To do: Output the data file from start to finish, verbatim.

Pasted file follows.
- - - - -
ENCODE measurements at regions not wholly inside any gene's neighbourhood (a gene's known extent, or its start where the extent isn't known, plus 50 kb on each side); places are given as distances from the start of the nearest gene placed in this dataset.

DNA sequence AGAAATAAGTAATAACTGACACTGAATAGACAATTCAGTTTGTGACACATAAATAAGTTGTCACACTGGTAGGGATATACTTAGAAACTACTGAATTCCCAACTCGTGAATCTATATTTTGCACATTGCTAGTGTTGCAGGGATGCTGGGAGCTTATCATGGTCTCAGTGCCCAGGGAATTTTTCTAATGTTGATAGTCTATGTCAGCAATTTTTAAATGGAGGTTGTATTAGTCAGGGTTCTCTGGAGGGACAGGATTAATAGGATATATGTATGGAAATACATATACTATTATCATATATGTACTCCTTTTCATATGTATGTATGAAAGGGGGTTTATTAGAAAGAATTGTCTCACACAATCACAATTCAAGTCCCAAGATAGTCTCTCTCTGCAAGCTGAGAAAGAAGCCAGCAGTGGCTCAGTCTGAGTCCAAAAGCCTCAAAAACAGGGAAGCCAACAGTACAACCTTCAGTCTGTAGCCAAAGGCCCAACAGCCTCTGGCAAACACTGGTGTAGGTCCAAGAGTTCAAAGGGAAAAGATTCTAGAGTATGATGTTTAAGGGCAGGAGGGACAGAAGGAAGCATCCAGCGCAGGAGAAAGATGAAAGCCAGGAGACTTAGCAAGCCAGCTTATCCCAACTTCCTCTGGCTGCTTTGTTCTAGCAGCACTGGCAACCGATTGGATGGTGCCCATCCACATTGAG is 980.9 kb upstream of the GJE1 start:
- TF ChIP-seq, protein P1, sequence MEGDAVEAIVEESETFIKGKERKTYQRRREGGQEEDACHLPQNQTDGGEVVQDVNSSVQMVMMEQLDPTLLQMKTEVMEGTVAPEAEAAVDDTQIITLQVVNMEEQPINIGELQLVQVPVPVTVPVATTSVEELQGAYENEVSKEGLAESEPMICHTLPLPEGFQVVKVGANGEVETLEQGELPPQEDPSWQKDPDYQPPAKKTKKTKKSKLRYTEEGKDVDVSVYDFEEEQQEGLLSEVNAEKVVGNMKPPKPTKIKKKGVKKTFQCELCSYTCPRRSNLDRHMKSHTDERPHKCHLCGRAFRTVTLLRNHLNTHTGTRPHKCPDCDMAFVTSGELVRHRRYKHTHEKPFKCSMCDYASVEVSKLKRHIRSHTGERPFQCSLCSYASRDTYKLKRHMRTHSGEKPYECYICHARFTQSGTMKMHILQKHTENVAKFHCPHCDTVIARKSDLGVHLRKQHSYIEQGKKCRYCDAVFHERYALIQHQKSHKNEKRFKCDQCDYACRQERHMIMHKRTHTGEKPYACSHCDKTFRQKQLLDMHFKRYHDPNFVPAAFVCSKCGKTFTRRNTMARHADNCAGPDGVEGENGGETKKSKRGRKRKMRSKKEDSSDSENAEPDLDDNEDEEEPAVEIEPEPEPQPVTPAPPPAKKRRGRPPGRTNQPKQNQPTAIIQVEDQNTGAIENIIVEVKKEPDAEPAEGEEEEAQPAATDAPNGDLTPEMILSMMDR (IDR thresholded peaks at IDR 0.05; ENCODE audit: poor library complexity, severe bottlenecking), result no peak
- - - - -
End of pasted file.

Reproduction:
ENCODE measurements at regions not wholly inside any gene's neighbourhood (a gene's known extent, or its start where the extent isn't known, plus 50 kb on each side); places are given as distances from the start of the nearest gene placed in this dataset.

DNA sequence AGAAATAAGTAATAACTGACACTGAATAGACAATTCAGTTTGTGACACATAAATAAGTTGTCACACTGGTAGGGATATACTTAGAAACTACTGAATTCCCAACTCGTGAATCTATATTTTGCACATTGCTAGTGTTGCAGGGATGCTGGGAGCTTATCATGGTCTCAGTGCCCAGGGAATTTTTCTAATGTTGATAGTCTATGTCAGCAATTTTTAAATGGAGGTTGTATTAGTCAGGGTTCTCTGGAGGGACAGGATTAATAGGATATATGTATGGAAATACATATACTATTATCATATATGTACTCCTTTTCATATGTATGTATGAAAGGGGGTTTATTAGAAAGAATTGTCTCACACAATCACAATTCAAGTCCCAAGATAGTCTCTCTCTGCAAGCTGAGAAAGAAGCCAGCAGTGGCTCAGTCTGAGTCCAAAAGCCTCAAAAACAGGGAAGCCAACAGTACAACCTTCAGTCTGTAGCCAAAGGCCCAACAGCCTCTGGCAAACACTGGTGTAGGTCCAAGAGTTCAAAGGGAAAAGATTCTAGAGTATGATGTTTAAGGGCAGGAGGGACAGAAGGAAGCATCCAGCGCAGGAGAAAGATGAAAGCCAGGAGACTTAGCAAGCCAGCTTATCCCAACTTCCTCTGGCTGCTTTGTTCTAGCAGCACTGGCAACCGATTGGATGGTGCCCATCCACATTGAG is 980.9 kb upstream of the GJE1 start:
- TF ChIP-seq, protein P1, sequence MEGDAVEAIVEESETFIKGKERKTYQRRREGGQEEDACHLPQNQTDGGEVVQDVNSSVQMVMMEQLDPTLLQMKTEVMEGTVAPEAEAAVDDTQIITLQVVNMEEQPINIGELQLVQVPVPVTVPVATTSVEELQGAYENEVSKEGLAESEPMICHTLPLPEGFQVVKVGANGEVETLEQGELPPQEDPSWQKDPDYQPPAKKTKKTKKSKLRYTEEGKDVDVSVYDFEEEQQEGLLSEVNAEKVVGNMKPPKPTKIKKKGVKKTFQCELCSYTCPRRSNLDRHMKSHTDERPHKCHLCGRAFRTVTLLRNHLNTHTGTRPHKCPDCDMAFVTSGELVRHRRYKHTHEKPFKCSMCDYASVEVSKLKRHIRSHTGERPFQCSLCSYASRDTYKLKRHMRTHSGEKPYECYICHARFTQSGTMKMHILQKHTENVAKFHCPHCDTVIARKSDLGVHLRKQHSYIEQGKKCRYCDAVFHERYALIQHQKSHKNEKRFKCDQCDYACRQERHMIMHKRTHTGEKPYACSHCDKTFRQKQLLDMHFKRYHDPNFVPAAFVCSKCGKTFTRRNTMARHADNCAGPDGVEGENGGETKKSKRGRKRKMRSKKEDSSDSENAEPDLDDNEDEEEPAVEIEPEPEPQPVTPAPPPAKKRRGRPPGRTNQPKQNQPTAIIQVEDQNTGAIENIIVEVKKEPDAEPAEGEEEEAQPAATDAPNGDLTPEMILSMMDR (IDR thresholded peaks at IDR 0.05; ENCODE audit: poor library complexity, severe bottlenecking), result no peak